The paper cited senior investment bankers and industry sources saying that informal conversations about a deal had taken place between the two but that no talks were currently under way after AstraZeneca resisted the approach.
Pfizer and AstraZeneca both declined to comment on the report to Reuters.
AstraZeneca, Britain's second-biggest pharmaceuticals group, has been frequently touted as a potential takeover target as it wrestles with patents expiring on a number of best-selling drugs, leaving future growth uncertain.
Despite these problems, the company has attracted attention for experimental cancer drugs it is developing, which could be interesting for Pfizer which has faced patent losses of its own, notably anti-cholesterol treatment Lipitor.
The two firms are familiar with each other's products working together on projects such as the pioneering of a new kind of clinical trial for cancer drugs announced last week.
Pfizer could use cash it has accumulated through overseas subsidiaries, which if repatriated to the U.S. would be heavily taxed.
In the past Swiss drug firm Novartis (NOVN.VX) and larger British peer GlaxoSmithKline (GSK.L) have been mentioned as potential suitors, although GSK has publicly said it is not interested in making a large acquisition in recent years.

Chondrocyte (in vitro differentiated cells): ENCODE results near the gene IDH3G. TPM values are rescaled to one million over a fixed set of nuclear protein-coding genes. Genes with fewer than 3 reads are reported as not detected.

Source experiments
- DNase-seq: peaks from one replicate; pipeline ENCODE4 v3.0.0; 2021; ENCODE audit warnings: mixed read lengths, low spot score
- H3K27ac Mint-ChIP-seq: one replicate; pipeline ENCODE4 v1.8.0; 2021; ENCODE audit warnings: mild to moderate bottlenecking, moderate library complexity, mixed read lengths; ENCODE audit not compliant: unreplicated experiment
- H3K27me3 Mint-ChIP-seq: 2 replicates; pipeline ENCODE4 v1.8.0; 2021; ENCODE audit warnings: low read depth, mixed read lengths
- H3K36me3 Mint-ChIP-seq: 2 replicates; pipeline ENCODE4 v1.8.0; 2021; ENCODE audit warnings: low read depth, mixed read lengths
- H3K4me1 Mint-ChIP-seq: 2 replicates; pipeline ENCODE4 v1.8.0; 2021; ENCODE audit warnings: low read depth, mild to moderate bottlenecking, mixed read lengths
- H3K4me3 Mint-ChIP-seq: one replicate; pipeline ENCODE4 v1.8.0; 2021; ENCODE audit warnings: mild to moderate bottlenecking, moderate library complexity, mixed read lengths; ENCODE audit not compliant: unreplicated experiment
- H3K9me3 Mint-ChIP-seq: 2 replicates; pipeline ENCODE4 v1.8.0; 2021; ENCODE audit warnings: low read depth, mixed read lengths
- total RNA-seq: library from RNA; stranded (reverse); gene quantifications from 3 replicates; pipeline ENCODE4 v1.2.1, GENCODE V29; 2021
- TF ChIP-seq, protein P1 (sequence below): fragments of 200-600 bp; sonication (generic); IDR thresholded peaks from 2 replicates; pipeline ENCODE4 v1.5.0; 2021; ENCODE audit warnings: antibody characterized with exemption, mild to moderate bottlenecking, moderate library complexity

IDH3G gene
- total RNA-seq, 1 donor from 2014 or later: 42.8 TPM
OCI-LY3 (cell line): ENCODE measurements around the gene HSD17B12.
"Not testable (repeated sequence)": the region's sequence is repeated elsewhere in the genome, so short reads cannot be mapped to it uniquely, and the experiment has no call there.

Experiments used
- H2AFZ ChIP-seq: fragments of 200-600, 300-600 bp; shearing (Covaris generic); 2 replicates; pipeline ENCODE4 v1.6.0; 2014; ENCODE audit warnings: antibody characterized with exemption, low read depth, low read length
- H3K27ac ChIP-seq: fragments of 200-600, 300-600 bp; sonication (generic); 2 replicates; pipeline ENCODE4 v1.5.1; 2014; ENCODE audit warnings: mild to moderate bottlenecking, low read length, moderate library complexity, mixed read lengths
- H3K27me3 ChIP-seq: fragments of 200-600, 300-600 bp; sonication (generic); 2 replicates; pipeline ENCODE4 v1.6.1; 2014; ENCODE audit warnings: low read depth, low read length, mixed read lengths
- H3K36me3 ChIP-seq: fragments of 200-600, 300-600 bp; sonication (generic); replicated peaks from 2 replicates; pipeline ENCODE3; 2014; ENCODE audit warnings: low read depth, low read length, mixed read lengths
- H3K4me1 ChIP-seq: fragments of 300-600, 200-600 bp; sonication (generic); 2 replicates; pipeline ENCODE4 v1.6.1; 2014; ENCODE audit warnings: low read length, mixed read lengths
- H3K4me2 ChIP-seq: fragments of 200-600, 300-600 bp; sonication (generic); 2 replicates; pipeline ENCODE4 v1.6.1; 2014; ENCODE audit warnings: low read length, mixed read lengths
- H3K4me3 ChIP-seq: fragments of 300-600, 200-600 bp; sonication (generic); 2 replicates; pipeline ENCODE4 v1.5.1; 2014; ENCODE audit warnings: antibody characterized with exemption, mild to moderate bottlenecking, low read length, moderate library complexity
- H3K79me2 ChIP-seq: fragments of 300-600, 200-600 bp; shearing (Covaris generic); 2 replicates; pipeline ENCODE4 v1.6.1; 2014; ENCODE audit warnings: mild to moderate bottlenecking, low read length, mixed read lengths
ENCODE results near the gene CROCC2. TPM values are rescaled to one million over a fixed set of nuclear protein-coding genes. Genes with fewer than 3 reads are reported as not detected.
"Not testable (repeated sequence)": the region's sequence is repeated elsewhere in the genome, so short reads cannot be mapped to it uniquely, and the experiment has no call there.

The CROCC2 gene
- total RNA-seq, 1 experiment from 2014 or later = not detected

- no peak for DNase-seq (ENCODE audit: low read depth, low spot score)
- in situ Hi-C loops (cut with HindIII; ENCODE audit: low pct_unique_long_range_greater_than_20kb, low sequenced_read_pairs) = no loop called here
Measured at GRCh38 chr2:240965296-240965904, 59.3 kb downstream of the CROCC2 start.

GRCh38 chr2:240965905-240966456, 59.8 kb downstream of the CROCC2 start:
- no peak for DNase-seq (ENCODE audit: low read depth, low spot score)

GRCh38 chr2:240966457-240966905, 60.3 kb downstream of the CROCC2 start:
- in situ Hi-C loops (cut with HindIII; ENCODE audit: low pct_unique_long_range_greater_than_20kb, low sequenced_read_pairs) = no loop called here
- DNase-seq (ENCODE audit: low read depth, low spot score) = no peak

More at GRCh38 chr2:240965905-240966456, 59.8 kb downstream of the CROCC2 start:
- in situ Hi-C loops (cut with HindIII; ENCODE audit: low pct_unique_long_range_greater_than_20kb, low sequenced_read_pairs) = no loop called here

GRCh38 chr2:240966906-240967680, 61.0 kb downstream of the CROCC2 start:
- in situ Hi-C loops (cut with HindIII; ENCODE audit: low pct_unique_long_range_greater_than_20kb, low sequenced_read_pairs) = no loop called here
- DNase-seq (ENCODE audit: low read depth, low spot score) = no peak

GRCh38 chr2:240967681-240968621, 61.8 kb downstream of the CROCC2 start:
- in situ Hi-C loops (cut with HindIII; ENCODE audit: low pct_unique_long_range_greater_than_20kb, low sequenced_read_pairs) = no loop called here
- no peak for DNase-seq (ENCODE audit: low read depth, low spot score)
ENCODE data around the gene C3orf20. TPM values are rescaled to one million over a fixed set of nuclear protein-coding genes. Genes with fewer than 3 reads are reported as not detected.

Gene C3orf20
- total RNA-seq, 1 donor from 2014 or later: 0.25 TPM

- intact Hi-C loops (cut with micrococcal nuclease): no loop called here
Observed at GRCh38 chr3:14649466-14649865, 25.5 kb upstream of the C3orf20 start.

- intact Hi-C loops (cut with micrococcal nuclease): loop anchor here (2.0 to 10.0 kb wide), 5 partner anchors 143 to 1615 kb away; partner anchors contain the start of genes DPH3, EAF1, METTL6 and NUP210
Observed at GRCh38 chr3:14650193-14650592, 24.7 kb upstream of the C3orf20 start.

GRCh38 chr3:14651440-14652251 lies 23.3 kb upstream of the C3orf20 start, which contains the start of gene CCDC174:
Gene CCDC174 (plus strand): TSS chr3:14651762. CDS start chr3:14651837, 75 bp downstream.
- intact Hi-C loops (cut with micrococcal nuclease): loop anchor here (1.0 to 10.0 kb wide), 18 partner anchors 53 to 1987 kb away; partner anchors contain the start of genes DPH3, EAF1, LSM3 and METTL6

AstraZeneca, which announces first quarter results on Thursday, has a market valuation of around $80 billion, compared with Pfizer - valued at $193 billion, according to Thomson Reuters data.
Earnings at AstraZeneca fell 6 percent in the fourth quarter of 2013, and the drugmaker has said it expects them to keep falling in 2014 as generic competition to Nexium, its popular heartburn and ulcer drug, takes a big bite out of U.S. profits from late May.
AstraZeneca has suffered a dry period in drug discovery in recent years and badly needs to find new medicines to replace blockbusters such as Nexium and Crestor, a treatment for high cholesterol that will lose patent protection in a few years.
Pfizer's last big acquisition was in 2009, when it bought U.S. rival Wyeth for $68 billion.
($1 = 0.5949 British Pounds)
(Reporting by Stephen Eisenhammer; additional reporting by Ben Hirschler; editing by Jane Baird and William Hardy)